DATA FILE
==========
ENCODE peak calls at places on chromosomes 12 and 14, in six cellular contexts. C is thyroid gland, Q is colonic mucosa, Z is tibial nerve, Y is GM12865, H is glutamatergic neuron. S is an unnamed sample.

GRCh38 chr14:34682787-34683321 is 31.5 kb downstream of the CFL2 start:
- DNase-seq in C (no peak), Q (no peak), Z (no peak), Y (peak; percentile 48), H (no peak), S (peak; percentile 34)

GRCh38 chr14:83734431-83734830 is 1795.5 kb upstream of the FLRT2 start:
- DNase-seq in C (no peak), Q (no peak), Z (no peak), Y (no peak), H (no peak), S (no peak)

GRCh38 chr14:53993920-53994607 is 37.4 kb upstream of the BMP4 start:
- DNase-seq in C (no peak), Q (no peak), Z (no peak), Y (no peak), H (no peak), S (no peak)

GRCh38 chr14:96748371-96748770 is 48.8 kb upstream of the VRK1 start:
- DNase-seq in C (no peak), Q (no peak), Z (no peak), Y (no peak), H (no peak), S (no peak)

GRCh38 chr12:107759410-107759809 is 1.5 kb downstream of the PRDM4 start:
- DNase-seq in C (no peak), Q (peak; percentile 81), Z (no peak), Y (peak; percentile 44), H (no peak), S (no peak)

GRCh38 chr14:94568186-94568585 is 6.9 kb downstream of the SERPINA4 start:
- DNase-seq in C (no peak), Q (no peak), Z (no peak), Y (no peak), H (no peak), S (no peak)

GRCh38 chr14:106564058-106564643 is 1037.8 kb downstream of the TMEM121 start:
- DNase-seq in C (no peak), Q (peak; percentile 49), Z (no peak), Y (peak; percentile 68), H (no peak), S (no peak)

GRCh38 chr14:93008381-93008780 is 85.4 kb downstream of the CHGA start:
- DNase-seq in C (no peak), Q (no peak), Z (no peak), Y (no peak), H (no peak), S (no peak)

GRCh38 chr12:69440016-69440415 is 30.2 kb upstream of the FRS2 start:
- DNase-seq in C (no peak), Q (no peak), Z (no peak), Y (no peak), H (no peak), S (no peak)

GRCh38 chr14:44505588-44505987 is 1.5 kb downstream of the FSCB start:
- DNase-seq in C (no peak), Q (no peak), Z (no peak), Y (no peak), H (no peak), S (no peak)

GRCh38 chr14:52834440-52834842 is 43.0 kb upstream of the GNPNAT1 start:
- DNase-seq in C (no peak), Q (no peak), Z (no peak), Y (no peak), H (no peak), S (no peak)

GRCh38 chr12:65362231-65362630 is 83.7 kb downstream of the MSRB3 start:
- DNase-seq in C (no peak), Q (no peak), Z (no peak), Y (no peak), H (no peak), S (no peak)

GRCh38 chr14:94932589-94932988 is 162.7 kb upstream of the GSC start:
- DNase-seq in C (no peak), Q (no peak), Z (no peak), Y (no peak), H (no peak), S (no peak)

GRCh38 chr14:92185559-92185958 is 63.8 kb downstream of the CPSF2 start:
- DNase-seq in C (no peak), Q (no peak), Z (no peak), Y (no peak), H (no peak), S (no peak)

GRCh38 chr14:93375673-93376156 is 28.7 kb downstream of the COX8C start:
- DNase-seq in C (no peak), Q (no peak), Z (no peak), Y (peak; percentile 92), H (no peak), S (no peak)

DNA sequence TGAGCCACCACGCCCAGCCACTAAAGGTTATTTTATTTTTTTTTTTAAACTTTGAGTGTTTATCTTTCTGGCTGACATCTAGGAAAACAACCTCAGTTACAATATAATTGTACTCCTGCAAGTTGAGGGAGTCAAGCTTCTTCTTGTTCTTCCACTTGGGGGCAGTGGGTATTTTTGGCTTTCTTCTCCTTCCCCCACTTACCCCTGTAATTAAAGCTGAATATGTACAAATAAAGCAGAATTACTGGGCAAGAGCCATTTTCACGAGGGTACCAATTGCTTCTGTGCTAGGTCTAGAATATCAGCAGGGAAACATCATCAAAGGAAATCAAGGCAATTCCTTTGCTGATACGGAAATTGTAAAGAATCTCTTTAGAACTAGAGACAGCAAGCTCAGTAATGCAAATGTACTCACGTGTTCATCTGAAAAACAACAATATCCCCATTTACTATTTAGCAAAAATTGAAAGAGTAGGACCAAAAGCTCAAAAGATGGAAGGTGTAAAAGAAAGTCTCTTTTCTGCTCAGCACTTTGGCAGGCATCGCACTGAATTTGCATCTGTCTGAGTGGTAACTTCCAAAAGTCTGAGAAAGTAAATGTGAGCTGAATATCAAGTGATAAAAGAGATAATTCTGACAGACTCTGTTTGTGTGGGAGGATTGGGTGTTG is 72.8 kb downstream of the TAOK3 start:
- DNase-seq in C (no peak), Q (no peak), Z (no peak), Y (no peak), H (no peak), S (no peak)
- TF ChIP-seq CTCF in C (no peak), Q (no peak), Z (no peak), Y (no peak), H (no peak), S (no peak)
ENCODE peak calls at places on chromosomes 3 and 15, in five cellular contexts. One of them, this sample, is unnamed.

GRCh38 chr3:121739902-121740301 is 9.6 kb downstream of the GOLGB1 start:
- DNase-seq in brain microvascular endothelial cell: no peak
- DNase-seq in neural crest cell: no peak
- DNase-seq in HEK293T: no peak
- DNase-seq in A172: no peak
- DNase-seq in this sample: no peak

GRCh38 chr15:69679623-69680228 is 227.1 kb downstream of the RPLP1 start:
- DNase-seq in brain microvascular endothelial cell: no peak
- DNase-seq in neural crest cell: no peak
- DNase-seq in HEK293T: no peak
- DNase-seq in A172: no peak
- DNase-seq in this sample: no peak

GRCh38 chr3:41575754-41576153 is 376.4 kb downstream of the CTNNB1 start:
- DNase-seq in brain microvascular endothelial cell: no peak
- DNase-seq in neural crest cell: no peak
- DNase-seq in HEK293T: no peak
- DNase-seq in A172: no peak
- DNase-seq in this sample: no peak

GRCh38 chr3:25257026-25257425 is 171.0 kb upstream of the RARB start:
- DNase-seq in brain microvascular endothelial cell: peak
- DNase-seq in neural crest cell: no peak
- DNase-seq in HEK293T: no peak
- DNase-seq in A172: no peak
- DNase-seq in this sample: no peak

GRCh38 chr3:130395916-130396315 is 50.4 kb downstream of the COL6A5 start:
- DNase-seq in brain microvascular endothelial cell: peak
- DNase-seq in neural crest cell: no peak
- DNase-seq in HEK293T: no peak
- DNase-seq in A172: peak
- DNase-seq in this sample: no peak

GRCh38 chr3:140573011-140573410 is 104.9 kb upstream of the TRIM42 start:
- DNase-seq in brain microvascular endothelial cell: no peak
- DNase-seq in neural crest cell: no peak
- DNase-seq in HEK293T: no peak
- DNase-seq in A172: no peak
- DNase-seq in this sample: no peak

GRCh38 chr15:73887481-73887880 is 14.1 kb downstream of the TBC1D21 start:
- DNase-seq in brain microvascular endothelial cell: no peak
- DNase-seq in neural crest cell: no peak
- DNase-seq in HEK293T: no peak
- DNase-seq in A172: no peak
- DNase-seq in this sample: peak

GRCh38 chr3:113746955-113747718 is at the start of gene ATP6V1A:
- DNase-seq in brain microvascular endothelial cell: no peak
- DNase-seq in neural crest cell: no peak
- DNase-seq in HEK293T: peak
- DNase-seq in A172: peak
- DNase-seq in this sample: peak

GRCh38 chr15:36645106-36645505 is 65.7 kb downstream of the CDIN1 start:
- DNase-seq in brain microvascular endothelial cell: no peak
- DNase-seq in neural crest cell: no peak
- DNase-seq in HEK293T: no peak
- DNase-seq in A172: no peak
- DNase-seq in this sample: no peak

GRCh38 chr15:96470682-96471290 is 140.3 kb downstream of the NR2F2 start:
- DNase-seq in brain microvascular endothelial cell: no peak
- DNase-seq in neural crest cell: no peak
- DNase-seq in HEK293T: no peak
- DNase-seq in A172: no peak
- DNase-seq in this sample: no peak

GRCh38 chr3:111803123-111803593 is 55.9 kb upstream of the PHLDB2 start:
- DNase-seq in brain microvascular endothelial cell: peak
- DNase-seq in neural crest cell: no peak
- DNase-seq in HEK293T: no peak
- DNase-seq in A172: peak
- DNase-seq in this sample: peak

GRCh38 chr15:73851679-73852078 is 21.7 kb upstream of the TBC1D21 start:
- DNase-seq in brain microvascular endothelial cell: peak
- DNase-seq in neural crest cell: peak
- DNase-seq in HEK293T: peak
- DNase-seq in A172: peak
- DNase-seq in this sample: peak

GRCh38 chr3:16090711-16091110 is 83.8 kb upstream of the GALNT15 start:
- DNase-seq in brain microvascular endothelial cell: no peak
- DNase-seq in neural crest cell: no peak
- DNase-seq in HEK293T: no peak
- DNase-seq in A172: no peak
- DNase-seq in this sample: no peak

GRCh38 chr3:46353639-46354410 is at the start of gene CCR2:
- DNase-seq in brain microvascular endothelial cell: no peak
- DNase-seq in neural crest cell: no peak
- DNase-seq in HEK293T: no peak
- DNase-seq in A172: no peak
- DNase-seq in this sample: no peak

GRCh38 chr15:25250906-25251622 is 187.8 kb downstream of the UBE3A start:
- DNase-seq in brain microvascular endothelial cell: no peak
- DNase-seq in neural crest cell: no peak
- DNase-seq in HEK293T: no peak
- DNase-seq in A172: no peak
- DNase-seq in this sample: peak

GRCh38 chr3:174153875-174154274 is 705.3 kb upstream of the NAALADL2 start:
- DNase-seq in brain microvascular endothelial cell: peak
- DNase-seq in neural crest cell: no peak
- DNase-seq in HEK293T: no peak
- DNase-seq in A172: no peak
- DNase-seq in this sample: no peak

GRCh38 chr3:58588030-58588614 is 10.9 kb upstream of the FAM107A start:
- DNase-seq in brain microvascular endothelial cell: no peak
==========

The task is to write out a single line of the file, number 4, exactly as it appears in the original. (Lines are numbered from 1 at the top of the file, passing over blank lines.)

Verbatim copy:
GRCh38 chr14:83734431-83734830 is 1795.5 kb upstream of the FLRT2 start: